4 Leverage Ratios Used in Evaluating Energy Firms

One of the keys for investors in the energy sector is to keep an eye on debt levels. The sector is capital-intensive, and high levels of debt can put a strain on a company's credit ratings, weakening its ability to purchase new equipment or finance other capital projects. High debt levels can also hamper its ability to meet other obligations. However, analysts and investors can use specific leverage ratios to assess the financial health of an energy company.

Key Takeaways

  • The energy sector is capital intensive, which makes paying special attention to leverage important.
  • The four key ratios for analysts and investors to use when analyzing the energy sector include—debt-to-EBITDA, interest coverage ratio, debt-to-capital, and debt-to-equity.
  • Debt can increase shareholder returns, as the cost of debt is lower than the cost of equity.
  • Too much debt can become burdensome and limit a company's ability to meet other obligations or get financing for new projects/equipment.

4 Leverage Ratios Used In Evaluating Energy Firms

1. Debt-to-EBITDA

Debt-to-EBITDA measures a company's ability to pay off its incurred debt. Commonly used by credit agencies, it determines the probability of defaulting on issued debt. Since energy companies typically have a lot of debt on their balance sheets, this ratio is useful in determining how many years of earnings before interest, taxes, depreciation, and amortization (EBITDA) would be necessary to pay back all the debt. Typically, it can be alarming if the ratio is over three, but this can vary depending on the industry.

A variation of the debt-to-EBITDA ratio is debt-to-EBITDAX which is similar, except it uses earnings before interest, taxes, depreciation, amortization, and exploration expenses (EBITDAX). It is commonly used to normalize different accounting treatments for exploration expenses (the full cost method versus the successful efforts method).

Exploration costs are typically found in the financial statements as exploration, abandonment, and dry hole costs. Other non-cash expenses that should be added back in are impairments, accretion of asset retirement obligations, and deferred taxes.

However, there are a few disadvantages to using debt-to-EBITDA (or debt-to-EBITDAX). For one, it ignores all tax expenses when the government always gets paid first. Additionally, principal repayments are not tax-deductible.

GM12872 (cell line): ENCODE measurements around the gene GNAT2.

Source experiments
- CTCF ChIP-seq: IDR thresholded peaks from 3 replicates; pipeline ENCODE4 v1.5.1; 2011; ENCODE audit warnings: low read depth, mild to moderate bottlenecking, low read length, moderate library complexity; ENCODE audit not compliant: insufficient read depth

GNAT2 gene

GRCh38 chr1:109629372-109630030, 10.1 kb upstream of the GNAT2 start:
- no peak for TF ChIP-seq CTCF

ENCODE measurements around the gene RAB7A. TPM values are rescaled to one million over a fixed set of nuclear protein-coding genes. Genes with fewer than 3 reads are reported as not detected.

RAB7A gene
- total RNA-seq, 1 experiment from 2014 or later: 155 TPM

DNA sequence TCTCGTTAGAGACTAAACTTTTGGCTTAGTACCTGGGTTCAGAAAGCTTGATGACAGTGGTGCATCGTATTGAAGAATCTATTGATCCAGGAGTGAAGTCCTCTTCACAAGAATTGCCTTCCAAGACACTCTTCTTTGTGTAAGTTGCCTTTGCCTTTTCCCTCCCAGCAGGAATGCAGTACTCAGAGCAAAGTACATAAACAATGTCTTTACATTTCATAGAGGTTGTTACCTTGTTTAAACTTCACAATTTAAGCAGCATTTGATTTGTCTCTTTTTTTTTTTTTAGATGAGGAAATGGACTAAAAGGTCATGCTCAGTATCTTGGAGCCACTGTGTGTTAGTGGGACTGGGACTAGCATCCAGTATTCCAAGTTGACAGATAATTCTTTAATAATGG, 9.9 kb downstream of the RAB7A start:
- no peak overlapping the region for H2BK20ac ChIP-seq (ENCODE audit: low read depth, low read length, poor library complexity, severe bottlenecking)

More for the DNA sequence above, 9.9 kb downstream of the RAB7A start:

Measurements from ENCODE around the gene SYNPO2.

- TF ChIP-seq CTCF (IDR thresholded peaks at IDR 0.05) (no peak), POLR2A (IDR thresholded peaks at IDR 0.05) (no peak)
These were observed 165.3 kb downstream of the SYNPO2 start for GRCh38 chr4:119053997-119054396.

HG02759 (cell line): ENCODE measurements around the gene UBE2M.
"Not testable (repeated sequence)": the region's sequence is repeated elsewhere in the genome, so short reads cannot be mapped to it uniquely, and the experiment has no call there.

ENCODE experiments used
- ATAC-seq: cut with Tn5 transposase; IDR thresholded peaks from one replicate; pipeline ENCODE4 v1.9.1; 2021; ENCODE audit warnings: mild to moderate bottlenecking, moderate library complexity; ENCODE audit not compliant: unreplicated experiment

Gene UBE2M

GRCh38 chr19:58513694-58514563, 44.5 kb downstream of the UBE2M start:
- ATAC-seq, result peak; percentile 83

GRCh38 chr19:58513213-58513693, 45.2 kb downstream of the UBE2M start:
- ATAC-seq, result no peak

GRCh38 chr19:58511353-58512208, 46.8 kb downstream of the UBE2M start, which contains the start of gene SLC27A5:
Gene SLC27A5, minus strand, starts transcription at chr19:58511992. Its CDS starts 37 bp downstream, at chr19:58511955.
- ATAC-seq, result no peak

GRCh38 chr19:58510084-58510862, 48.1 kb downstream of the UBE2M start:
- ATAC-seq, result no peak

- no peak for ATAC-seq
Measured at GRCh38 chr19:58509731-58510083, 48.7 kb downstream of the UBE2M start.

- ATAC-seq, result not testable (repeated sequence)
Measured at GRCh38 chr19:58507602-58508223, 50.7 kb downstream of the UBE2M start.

A low ratio indicates that the company will be able to pay back its debts faster. However, average debt-to-EBITDA multiples can vary depending on the industry. This is why it is important to only compare companies within the same industry, such as oil and gas.

2. Interest Coverage Ratio

The interest coverage ratio is used by oil and gas analysts to determine a firm's ability to pay interest on outstanding debt, calculated as earnings before interest and taxes (EBIT) divided by interest expense. The greater the multiple, the less risk to the lender, and typically, if the company has a multiple higher than 1, they are considered to have enough capital to pay off its interest expenses.

Like EBITDA, EBIT does not take into account taxes. EBIT and EBITDA are popular metrics used to determine how much cash is available to repay debt.

3. Debt-to-Capital

The debt-to-capital ratio is a measurement of a company's financial leverage. It is one of the more meaningful debt ratios because it focuses on the relationship of debt liabilities as a component of a company's total capital base. Debt includes all short-term and long-term obligations, while capital includes the company's debt and shareholder's equity.

The ratio is used to evaluate a firm's financial structure and how its financing operations. Typically, if a company has a high debt-to-capital ratio compared to its peers, then it may have a higher default risk due to the effect the debt has on its operations.

4. Debt-to-Equity 

The debt-to-equity ratio, probably one of the most common financial leverage ratios, is calculated by dividing total liabilities by shareholders' equity. Typically, only interest-bearing long-term debt is used as the liabilities in this calculation. However, analysts may make adjustments to include or exclude certain items.

The ratio indicates what proportion of equity and debt a company uses to finance its assets. This ratio can widely vary between oil and gas firms, depending on their size.

The Bottom Line

Debt is not inherently bad—using leverage can increase shareholder returns, as the cost of debt is lower than the cost of equity. That said, too much debt can become burdensome—called being over-leveraged. This represents the inflection point where the risks and costs of over-leverage outweigh the benefits of leverage.

Using the above four leverage ratios can give investors an inside look at how well these firms are managing their debt. There are others, and one ratio should never be used in isolation.